The Frederick Law Olmsted Design Competition in Riverside Illinois

The historic Village of Riverside Illinois invites qualified landscape architects, landscape designers, architects and artists to explore designs that embody the values of Fredrick Law Olmsted. We seek to create an attractive and eye-catching main entrance to the Village and its Central Business District. The entrance should include signage and landscaping appropriate for Olmsted’s most significant landscaped community in America.

Designed in 1868 by Frederick Law Olmsted, the Father of Landscape Architecture, the Village of Riverside was one of the first planned communities in the nation. Riverside is a National Historic Landmark with worldwide recognition of its signature landscape. With its expansive green parkways, curvilinear streets, and landscape that harmonizes with nature, Riverside‘s planning ideals have been emulated in cities and towns around the world.

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ACTIVATE! Temporary Public Space Design Competition

ARCHITECTURE FOR HUMANITY CHICAGO is currently running ACTIVATE! Temporary Public Space Design Competition. How can $1,000 redesign public space?

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A Walk in the Woods | Hillsdale New York | Jon Piasecki

A Walk in the Woods-Jon Piasecki

The goal of this project is to connect my clients, an urban family of 4, with the amazing rural land they own in upstate New York as their second home. Simplicity, ease of maintenance and the use of materials taken from the 90 acres are the guideposts that orient the project. This work is a sculptural examination of the subtle traces of cultural history and ecological processes on site.

The soil on the project is horrendous. It is a greasy mix of shale and clay that is prone both to drought and standing water depending on the ambient meteorological conditions. The deer pressure is intense with upwards of 40 deer per square mile. No irrigation system exists, nor can it as the well supplies very little water. The wind and cold conditions are extreme. This site was formerly a high pasture for cattle that had been left fallow as a result of its low productivity for a few decades before my clients bought this land. The clients are not avid gardeners. They are quite busy and they live on this site primarily on the weekends.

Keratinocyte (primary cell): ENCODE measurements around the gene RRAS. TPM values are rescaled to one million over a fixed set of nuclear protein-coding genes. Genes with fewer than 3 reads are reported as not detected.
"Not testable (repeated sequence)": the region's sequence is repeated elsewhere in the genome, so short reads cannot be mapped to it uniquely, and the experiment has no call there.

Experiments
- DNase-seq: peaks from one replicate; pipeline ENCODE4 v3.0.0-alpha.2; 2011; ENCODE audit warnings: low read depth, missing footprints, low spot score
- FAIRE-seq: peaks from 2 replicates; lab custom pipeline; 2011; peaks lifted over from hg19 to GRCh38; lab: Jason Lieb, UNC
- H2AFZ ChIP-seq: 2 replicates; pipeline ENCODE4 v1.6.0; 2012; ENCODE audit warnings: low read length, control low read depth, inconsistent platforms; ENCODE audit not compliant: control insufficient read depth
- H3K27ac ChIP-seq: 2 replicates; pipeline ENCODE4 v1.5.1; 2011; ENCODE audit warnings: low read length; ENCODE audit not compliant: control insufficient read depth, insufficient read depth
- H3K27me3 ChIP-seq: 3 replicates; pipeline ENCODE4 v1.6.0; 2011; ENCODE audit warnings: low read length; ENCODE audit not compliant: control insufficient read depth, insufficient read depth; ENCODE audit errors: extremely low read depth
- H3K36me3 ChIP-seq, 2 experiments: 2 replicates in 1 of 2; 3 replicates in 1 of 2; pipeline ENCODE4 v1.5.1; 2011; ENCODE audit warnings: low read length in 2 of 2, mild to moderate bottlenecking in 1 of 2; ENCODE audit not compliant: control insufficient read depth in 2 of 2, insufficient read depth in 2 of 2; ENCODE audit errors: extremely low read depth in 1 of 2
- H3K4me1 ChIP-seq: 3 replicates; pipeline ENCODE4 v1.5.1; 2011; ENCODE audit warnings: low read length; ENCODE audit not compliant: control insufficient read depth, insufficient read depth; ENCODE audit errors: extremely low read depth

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Metropolitan Museum of Art reveals Fifth Avenue plaza design by OLIN

OLIN's design for Metropolitan Museum of Art Fifth Avenue Plaza revealed

Fifth Avenue Steps looking South © OLIN

The Metropolitan Museum of Art has unveiled OLIN’s designs for the four-block-long outdoor plaza that runs in front of its landmark Fifth Avenue façade, from 80th to 84th Streets in Manhattan.

The plan also calls for the creation of new fountains—to replace the deteriorating ones that have been in use since they were built in the 1970s along with the existing plaza. The fountains will be positioned closer to the Museum’s front steps, improving access to its street-level public entrances at 81st and 83rd Streets. The renovated plaza will also feature tree-shaded allées (in place of the current trees that have limited lifespans and low environmental benefits due to their planting conditions), permanent and temporary seating areas, and entirely new, energy-efficient and diffused nighttime lighting. Seasonal planting will be added along the building to provide color and visual interest throughout the year. All of these new features respect and complement the architectural highlights of the landmark façade and the monumental, recently refurbished central stairs. OLIN, the landscape architecture, urban design, and planning firm, has been retained by the Museum as the lead design consultant for the project.
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The Edge Park | Brooklyn USA | W Architecture & Landscape Architecture

The Edge Park Brooklyn

The vision of W Architecture and Landscape Architecture (also known for the West Harlem Piers Park), was to create places of interaction that form a lasting connection between people and their environments. The Edge Park emphasizes the confrontation of forces at the water’s edge and encourages public use. Here, the city grid and the river’s ecosystem converge, mingle, and clash: the road turns into a pedestrian greenway, a garage is surmounted with a sloping lawn, piers reach gently into the water from deep within the park and stone riverbank contrasts with concrete bulkhead. This blurring of the boundaries between land and water extends the waterfront benefits inland into the community. The various seating areas within the park are positioned as if they have been scattered by the river’s current. The central seating area directs the entire park towards the stunning view of the Empire State Building.
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